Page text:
posted by the Dawn Thomas Team of the Intero Los Altos office
Since everyone is looking for that “great deal” in real estate and there is a lot of misinformation, I thought that the attached videos would be interesting to see. About 20 Intero Real Estate agents from my Los Altos office visited the Santa Clara County pre-foreclosure property auction. Really–it was downright boring!
A high percentage of the properties were getting postponed until future dates or the starting price was pretty close (or over) what market value is on these houses. We spoke at great length with one of the auctioneers that day. He told us that these homes are not the “great deal” that everyone is looking for or are hearing about in the media. Most of the time these pre-foreclosure properties sell for $30K, $40K, or $50K below market value.
Now before you grab your jacket and decide to hop in your car and zip down to the daily auction at the courthouse, please understand that these properties come “AS-IS”, with NO title insurance, NO disclosures, NO inspections, and can be riddled with back taxes or other liabilities that you as the new owner will need to make good on as the new party on title. Plus, you have to show-up with cashier’s checks in the amount enough to cover the entire cost of the property.
You will notice that there are folks standing around with cell phones, clip boards, and brief cases (stuffed with cashier’s checks). These are professionals that are out there every day. Some of them have “handles” or code names like “Dragon Lady.” Notice the gentleman in the black jacket–he is likely getting instructions from his boss or a partner on which properties to place a bid.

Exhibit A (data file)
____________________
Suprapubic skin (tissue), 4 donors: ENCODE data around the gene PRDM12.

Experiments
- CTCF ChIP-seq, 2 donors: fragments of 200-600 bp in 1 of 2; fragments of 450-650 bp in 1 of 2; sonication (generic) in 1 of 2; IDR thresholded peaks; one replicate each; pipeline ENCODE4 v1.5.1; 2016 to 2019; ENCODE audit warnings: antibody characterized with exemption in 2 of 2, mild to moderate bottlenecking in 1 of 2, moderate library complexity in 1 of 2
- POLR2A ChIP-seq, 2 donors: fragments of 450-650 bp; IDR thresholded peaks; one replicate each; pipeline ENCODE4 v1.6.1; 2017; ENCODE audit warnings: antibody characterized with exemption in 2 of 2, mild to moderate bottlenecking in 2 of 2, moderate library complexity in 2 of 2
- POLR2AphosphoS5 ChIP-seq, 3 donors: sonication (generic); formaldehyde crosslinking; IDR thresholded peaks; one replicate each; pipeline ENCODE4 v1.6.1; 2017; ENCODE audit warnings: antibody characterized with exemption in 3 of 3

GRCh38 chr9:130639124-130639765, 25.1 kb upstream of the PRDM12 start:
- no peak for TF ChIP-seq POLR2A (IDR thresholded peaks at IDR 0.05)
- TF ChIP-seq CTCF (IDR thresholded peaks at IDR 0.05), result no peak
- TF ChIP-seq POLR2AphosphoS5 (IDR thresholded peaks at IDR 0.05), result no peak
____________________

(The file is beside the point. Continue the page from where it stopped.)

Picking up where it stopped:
When you hear in the videos that the property will be “sold back to the beneficiary,” what this means is that the bank will take the property back and will then have to proceed with the full foreclosure process. The foreclosure process costs banks oodles of money, and the courthouse steps is the last resort before having to go down that path. About 90-95% of the time, the properties that are sold back to the beneficiaries wind up listed by a Realtor and are on the MLS. Did I mention that many of them are in not-so-desirable areas?
All in all, it was an interesting experience and I’m glad to be able to share it with you. I look at educating those I know as a big part of my real estate business. Goodness knows that several news media outlets are completely failing at this piece!
Comments? E-mail me. Thank you!